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The Equity Trap, the Cost of Capital and the Firm´s Growth Path


  • Lindhe, Tobias


  • Södersten, Jan

    () (Department of Economics)


This paper reconsiders Sinn’s (1991) nucleus theory of the corporation by comparing two different regimes for the equity trap. In the first of these, all cash paid to the shareholders is taxed as dividends, in the second, shareholders are allowed a tax-free return of capital contributed through new issues. A substantial difference is found between the regimes in the seize of initial equity injections, although in both regimes, no dividends are paid until a new long-run equilibrium is reached. Contrary to Sinn, we find that with optimal behavior, the cost of new equity is lower than suggested by conventional formulae.

Suggested Citation

  • Lindhe, Tobias & Södersten, Jan, 2006. "The Equity Trap, the Cost of Capital and the Firm´s Growth Path," Working Paper Series 2006:19, Uppsala University, Department of Economics.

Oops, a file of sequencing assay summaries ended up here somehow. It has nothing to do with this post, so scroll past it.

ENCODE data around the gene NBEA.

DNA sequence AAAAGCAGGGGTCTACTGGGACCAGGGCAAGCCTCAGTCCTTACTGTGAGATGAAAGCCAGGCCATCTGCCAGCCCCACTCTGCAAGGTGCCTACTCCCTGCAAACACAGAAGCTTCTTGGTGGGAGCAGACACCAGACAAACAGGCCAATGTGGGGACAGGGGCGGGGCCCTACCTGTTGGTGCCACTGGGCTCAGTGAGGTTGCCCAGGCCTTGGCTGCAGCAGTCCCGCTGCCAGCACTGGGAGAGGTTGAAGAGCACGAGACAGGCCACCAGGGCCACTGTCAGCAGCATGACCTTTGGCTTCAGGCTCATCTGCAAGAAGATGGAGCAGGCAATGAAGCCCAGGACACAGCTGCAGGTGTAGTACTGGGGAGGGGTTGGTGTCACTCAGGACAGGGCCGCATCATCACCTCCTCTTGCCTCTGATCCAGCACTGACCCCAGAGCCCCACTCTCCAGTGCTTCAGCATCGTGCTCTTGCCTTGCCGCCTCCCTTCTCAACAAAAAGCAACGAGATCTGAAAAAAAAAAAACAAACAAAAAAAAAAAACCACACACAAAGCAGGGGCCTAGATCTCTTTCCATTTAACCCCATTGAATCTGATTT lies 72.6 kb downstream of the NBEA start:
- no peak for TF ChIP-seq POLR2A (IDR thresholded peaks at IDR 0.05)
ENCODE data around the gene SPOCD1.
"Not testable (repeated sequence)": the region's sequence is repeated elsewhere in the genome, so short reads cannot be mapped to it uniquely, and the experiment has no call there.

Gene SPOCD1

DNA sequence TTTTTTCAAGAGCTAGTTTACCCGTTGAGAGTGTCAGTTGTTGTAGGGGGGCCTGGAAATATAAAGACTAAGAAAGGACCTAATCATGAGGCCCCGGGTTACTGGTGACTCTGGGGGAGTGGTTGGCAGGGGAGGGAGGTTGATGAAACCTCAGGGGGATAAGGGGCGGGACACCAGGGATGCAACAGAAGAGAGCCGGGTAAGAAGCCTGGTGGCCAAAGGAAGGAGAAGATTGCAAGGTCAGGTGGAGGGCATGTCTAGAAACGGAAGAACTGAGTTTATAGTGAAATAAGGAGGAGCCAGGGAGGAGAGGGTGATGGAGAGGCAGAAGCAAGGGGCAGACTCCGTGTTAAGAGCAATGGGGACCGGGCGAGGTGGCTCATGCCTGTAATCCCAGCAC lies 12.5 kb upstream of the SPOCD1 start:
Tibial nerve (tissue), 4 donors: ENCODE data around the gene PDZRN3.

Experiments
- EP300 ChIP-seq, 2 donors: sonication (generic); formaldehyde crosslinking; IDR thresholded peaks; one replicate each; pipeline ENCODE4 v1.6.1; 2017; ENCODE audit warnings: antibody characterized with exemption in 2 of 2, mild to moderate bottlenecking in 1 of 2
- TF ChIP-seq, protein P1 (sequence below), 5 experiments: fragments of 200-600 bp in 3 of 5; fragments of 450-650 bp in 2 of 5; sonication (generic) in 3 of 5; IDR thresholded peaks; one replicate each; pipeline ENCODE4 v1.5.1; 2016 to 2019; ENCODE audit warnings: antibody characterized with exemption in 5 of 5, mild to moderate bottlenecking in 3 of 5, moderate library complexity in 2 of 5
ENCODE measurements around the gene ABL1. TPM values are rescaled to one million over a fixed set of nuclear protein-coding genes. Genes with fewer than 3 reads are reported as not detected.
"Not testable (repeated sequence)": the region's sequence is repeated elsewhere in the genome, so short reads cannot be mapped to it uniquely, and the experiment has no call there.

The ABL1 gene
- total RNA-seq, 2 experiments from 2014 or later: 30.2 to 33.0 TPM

• Handle: RePEc:hhs:uunewp:2006_019

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    References listed on IDEAS

    1. Sinn, Hans-Werner, 1991. "The vanishing harberger triangle," Journal of Public Economics, Elsevier, vol. 45(3), pages 271-300, August.
    2. Bradford, David F., 1981. "The incidence and allocation effects of a tax on corporate distributions," Journal of Public Economics, Elsevier, vol. 15(1), pages 1-22, February.
    3. Auerbach, Alan J. & Hassett, Kevin A., 2003. "On the marginal source of investment funds," Journal of Public Economics, Elsevier, vol. 87(1), pages 205-232, January.
    4. Auerbach, Alan J., 2002. "Taxation and corporate financial policy," Handbook of Public Economics,in: A. J. Auerbach & M. Feldstein (ed.), Handbook of Public Economics, edition 1, volume 3, chapter 19, pages 1251-1292 Elsevier.
    5. Alan J. Auerbach, 1979. "Wealth Maximization and the Cost of Capital," The Quarterly Journal of Economics, Oxford University Press, vol. 93(3), pages 433-446.
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    More about this item


    dividend taxation; equity trap; cost of capital; nucleus theory; growth path;

    JEL classification:

    • H24 - Public Economics - - Taxation, Subsidies, and Revenue - - - Personal Income and Other Nonbusiness Taxes and Subsidies
    • H25 - Public Economics - - Taxation, Subsidies, and Revenue - - - Business Taxes and Subsidies
    • H32 - Public Economics - - Fiscal Policies and Behavior of Economic Agents - - - Firm

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